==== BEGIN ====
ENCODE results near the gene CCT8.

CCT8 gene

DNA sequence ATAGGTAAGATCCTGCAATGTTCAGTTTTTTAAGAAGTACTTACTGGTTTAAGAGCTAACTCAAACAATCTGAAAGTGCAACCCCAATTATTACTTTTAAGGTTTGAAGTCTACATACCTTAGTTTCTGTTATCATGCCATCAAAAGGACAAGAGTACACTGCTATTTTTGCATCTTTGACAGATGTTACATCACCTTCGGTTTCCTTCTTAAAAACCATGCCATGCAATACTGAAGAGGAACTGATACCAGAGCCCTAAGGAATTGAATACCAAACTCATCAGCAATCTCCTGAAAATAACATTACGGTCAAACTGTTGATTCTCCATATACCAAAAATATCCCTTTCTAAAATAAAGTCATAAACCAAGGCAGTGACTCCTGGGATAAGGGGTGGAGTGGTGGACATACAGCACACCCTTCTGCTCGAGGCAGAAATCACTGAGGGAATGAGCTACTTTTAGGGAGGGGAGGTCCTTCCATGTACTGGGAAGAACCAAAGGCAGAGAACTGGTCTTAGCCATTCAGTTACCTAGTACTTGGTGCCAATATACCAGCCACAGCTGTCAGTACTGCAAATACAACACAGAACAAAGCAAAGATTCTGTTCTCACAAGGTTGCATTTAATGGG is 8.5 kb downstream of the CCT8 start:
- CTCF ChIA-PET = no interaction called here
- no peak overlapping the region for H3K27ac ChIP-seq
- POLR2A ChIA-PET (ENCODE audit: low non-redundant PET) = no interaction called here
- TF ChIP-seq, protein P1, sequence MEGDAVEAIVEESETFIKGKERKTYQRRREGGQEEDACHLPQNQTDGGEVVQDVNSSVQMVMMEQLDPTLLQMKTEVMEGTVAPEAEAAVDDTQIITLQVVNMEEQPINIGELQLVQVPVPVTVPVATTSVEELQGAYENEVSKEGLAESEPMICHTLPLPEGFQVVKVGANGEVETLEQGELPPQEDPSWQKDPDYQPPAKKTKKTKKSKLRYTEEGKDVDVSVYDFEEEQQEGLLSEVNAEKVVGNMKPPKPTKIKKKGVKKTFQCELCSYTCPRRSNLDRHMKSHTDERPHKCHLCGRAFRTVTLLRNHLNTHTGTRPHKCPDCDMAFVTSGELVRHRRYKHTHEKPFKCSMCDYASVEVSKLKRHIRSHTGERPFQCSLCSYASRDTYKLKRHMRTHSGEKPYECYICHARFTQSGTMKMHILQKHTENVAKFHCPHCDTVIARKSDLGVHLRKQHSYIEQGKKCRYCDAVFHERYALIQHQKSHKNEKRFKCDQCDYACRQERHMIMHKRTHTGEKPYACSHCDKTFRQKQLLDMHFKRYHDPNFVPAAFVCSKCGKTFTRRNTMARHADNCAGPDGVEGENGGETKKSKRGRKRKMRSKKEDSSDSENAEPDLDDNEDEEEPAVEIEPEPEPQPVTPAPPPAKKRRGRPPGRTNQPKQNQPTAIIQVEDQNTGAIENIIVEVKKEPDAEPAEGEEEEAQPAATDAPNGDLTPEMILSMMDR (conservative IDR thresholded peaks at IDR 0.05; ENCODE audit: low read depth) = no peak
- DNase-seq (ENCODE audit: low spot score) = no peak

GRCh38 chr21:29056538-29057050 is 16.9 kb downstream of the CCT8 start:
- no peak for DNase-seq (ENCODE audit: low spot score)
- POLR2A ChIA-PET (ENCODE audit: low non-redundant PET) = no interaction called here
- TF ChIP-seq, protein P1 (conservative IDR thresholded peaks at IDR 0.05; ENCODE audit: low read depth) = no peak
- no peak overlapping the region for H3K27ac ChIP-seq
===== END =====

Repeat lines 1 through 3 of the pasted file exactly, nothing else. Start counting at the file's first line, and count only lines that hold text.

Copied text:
ENCODE results near the gene CCT8.

CCT8 gene

DNA sequence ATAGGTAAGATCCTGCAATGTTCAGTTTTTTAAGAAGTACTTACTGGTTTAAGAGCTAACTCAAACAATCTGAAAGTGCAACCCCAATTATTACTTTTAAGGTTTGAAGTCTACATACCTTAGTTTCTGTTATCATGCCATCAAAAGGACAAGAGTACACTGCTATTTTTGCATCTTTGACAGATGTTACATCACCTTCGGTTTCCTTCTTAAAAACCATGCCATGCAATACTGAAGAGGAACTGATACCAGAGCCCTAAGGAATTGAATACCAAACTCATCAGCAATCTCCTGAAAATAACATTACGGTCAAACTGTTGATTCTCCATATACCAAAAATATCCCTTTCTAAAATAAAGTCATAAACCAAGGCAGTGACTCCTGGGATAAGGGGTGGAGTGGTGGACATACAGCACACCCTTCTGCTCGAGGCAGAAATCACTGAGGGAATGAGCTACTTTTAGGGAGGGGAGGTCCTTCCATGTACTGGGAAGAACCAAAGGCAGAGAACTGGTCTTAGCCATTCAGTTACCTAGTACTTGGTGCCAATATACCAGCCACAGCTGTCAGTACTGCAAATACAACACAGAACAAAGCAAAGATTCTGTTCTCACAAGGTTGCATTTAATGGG is 8.5 kb downstream of the CCT8 start: